Cover image for African American musicians
African American musicians
Tate, Eleanora E.
Personal Author:
Publication Information:
New York : J. Wiley, [2000]

Physical Description:
vi, 170 pages : illustrations ; 25 cm.
Presents biographical profiles of African Americans, both legendary and less well-known, who have made significant contributions to music in the United States over the past 200 years.
Reading Level:
1130 Lexile.
Program Information:
Reading Counts RC 6-8 7.1 9 Quiz: 28029 Guided reading level: NR.
Format :


Call Number
Material Type
Home Location
Item Holds
ML3929 .T38 2000 Juvenile Non-Fiction Childrens Area-Black History
ML3929 .T38 2000 Juvenile Non-Fiction Biography
ML3929 .T38 2000 Juvenile Non-Fiction Biography
ML3929 .T38 2000 Juvenile Non-Fiction Biography

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Meet the black musicians who created Americais greatest music--from the early years to modern times Marian Anderson Louis "Satchmo" Armstrong Chuck Berry Thomas "Blind Tom" Greene Bethune Eubie Blake and Noble Sissle James Brown Ray Charles Edmund Dede Thomas Andrew Dorsey Duke Ellington Ella Fitzgerald Aretha Franklin Elizabeth Taylor Greenfield W. C. Handy Mahalia Jackson Michael Jackson Francis Hall Johnson Scott Joplin B. B. King Queen Latifah Millie-Christine McCoy Jessye Norman Gertrude "Ma" Rainey (Pridgett) Doug and Frankie Quimby Paul Robeson Bessie Smith Stevie Wonder

Author Notes

Author Jim Haskins was born in Demopolis, Alabama on September 19, 1941. He received a B.A. from Georgetown University in 1960, a B.S. from Alabama State University in 1962, and a M.A. from the University of New Mexico in 1963. After graduation, he became a special education teacher in a public school in Harlem. His first book, Diary of a Harlem School Teacher, was the result of his experience there. He taught at numerous colleges and universities before becoming an English professor at the University of Florida, Gainesville in 1977.

He wrote more than 100 books during his lifetime, ranging from counting books for children to biographies on Rosa Parks, Hank Aaron and Spike Lee. He won numerous awards for his work including the 1976 Coretta Scott King Award for The Story of Stevie Wonder, the 1984 Coretta Scott King Award for Lena Horne, the 1979 ASCAP Deems Taylor Award for Scott Joplin: The Man Who Made Ragtime; and the 1994 Washington Post Children's Book Guide Award. He also won the Carter G. Woodson Award for young adult non-fiction for Black Music in America; The March on Washington; and Carter G. Woodson: The Man Who Put "Black" in American History in 1989, 1994, and 2001, respectively. He died from complications of emphysema on July 6, 2005 at the age of 63.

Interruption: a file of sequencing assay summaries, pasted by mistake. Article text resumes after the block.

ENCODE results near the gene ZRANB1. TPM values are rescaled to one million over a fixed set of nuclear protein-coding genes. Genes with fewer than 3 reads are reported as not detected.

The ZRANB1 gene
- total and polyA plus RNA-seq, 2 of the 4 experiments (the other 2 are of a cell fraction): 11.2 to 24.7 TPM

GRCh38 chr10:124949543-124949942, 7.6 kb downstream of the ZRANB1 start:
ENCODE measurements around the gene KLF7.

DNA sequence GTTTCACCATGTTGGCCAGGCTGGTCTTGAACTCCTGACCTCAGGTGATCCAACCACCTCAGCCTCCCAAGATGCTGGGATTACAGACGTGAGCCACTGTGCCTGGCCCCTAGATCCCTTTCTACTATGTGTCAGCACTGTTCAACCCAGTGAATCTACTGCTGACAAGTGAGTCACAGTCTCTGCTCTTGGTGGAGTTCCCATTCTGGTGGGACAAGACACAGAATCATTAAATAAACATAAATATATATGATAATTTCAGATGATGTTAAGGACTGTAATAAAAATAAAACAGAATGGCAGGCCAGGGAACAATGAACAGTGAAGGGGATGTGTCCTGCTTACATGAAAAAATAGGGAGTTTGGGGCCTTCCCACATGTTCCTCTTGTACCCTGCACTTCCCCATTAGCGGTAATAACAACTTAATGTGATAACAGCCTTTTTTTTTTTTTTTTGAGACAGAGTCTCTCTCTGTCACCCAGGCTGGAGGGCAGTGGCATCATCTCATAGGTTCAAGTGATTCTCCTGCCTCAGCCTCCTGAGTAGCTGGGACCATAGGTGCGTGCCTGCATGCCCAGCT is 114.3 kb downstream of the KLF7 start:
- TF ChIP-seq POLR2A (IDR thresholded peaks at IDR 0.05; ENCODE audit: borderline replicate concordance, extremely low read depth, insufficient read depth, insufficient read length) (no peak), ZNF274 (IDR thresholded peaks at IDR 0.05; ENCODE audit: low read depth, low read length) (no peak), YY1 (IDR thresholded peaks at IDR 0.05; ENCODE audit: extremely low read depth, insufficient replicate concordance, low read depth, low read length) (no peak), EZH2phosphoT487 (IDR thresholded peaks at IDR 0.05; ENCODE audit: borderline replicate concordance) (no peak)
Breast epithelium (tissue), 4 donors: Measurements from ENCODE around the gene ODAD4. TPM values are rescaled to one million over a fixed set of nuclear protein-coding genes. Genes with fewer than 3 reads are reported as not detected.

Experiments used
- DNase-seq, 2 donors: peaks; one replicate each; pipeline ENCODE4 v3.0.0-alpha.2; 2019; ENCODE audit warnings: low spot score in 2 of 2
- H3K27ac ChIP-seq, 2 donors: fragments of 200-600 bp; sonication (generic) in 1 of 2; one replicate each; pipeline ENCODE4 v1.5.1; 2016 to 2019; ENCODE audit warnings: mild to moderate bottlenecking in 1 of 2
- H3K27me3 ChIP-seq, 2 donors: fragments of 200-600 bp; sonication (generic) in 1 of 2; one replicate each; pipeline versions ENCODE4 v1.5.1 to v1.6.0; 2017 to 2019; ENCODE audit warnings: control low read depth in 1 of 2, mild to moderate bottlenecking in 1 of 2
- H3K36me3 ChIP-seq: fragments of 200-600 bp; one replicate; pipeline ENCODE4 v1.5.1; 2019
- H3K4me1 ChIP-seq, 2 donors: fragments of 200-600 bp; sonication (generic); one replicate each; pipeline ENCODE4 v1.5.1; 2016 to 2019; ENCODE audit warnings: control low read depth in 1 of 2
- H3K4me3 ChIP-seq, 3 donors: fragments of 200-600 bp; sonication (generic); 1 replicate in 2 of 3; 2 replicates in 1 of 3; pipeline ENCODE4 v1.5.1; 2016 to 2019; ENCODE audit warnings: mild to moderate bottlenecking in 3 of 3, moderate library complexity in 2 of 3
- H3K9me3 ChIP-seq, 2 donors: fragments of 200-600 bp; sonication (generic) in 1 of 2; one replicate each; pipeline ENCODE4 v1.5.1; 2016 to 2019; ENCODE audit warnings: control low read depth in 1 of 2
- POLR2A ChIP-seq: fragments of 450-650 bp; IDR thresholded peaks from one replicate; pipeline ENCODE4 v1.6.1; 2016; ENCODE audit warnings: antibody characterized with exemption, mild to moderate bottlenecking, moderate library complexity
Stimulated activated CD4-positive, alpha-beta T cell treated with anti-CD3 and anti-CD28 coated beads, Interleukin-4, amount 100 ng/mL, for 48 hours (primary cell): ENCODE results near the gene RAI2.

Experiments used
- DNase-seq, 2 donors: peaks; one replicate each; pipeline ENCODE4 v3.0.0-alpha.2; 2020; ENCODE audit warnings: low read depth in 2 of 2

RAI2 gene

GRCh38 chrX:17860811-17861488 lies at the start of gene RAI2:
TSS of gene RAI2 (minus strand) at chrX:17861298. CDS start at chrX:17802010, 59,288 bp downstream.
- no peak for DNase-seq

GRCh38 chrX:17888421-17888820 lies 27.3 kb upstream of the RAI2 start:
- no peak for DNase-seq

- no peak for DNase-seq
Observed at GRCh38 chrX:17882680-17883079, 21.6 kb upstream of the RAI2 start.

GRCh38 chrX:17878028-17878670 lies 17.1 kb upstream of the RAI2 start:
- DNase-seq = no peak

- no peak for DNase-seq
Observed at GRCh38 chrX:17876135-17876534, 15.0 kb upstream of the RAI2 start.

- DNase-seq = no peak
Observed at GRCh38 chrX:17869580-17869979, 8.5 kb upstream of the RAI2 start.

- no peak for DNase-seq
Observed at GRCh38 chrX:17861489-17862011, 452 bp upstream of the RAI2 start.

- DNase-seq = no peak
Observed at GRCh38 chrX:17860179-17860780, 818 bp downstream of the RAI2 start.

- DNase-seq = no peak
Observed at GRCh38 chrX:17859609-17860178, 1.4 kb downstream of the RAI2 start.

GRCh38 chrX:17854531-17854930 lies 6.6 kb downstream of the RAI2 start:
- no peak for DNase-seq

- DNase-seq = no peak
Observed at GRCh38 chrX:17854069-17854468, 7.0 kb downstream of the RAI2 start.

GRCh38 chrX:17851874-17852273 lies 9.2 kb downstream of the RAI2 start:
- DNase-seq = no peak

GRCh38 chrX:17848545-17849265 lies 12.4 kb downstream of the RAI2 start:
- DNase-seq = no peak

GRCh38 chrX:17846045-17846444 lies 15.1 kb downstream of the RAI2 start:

(Bowker Author Biography)

Reviews 1

School Library Journal Review

Gr 6-9-This collective biography presents performers from the early 1800s (Elizabeth Taylor Greenfield) to the present day (Queen Latifah). Many genres and skills are represented from spirituals, gospel, ragtime, blues, jazz, and soul. Scott Joplin, Marian Anderson, Duke Ellington, and Aretha Franklin are here as well as Michael Jackson and a few lesser-known individuals. Each entry includes a black-and-white photo or reproduction and sidebars on pertinent topics. This is a good overview that gives enough information to inspire further study on individual musicians.-Janet Woodward, Garfield High School, Seattle, WA (c) Copyright 2010. Library Journals LLC, a wholly owned subsidiary of Media Source, Inc. No redistribution permitted.

Table of Contents

The Early Years
Elizabeth Taylor Greenfield
Edmund Dede
The Civil War Years And Reconstruction
Thomas "Blind Tom" Greene Bethune
Millie-Christine McCoy
Into The New Century
Scott Joplin.W. C. Handy
Gertrude "Ma" Rainey
Eubie Blake and Noble Sissle
Francis Hall Johnson
Bessie Smith
Marian Anderson
Paul Robeson
Duke Ellington
Thomas Andrew Dorsey
The modern years
Louis "Satchmo" Armstrong
Mahalia Jackson
Ella Fitzgerald.B. B. King
Chuck Berry
Ray Charles
James Brown
Doug and Frankie Quimby
Aretha Franklin